Politics in news nishikie

The brokerage of power

Except when they are violent, or worth poking fun at, political events do not inspire a lot of artistic interest. Considering the period when the news nishikie were in vogue, during the middle of the 1870s, they featured a reasonable number of stories related to the political condition, or the brokerage of power between rulers and ruled, government and citizen, institutions, interest groups, and states.

Political themes have been divided into democracy, the buzzword of the times, and wars both civil and overseas, though its seems both were uncivil. Battles between the sexes and races, encounters between the living and dead, and interspecies conflicts, will be taken up under society.

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Political themes





The last decade of the Tokugawa period and the first decade of the Meiji period were unsettling for many people, who found themselves caught up in local wars between the clans contending for control of the country, and Tokugawa or Imperial forces. Ironically, some of the clans that helped overthrow the Tokugawa shogunate, restore the foundations of imperial sovereignty, abolish the warrior caste and create an Imperial army consisting of conscripts from the general population, ultimately fell to the these same forces.

Nothing shook the nascent nation more than the resignations in 1873 of Saigo Takamori (1827-1877), Eto Shinpei (1834-1874), and Itagaki Taisuke (1837-1919) from their high government posts in protest over the government's refusal to accept Saigo's proposal to subjugate Korea. This began a chain of events which resulted in the death of Eto in the 1874 Saga Rebellion, and the death of Saigo in the 1877 Seinan War.


Civil unrest


TNS 50

Hokuetsu peasants, led by priests and samurai, march on prefectural halls.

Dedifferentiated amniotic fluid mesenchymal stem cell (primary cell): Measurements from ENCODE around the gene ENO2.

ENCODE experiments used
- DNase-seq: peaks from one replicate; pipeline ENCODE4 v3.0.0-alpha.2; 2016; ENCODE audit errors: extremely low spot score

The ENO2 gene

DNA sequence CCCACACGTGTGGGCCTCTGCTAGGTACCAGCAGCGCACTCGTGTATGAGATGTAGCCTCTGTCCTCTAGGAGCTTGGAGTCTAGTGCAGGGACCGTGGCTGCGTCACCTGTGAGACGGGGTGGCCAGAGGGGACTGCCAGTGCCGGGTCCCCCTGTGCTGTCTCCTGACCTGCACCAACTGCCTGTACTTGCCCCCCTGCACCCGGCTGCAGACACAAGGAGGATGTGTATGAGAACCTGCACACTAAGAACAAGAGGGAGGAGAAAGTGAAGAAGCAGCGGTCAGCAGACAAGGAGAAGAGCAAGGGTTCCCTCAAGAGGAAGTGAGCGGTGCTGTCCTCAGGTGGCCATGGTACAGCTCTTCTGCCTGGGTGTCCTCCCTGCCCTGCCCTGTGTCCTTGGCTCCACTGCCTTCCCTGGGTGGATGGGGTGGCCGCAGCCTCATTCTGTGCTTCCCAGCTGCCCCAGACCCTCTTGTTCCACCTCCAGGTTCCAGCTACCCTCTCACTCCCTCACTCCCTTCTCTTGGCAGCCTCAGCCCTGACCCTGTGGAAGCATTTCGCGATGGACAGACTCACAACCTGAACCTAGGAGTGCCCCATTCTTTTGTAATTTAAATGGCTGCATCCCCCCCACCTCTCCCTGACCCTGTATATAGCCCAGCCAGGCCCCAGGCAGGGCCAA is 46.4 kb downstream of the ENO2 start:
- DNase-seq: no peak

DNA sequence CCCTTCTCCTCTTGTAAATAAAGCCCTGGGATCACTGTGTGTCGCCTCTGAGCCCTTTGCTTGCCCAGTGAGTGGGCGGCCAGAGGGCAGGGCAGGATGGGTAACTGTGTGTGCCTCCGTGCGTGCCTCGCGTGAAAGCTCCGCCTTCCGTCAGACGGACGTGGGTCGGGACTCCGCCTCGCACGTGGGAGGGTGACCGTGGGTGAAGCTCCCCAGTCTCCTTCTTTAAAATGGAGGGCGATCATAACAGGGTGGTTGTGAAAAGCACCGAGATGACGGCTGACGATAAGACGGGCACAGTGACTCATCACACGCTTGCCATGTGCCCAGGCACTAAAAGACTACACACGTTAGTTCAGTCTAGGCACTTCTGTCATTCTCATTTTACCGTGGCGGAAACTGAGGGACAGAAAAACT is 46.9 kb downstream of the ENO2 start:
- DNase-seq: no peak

Saga rebellion


TNS 656

Eto Shinpei, on the run from authorities, brushes an appeal to Iwakura Tomomi shortly before his arrest.

TNS 687

Widow kills child and self to follow husband who had been executed for joining the Saga Rebellion.


Eto Shinpei at a moment of peace before he "went in the wrong direction and became a devil under the sword".


Battle of Ueno


TNS 689

Valiant Shogitai loyalists are memorialized on the seventh anniversary of their defeat in the Battle of Ueno Hill.


A government soldier helps a woman find her husband, a Shogitai warrior, where he had fallen at the Battle of Ueno.


Skirmish at Todai Sannozan during the Battle of Ueno Hill.


Toeizan Monjuro in flames during the Battle of Ueno Hill.


Seinan war


"Tokyo nichinichi shinbun" prints related to Seinan War

TNS 9004

Kumamoto rebels defeated.

TNS 9005

Yamaguchi rebels pursued.

TNS 9003o

Riot at Shianbashi in Tokyo in December 1876.

TNS 9003r

Shianbashi riot print retitled as night raid by Kagoshima rioters at Anseibashi in Kumamoto in April 1877.

TNS 9005

Ibaraki insurgents.

"Yubin hochi shinbun" prints related to Seinan War

YHS 1127

Shinpuren rebellion.

YHS 1144

Yamaguchi rebels on run.

YHS 9001

Kumamoto rioters.

Other prints related to Seinan War

KS 1877

"Kagoshima Shinbun" print on violence in Fukuoka.

KS 1877

"Kagoshima Shinbun" print on Fukuchi Gen'ichiro and Nipposha's glory.

KJS 17

Saigo Takamori walking his dog in better times.

KSU 1877

Saigo at the end of his trail on Mt. Hanaoka.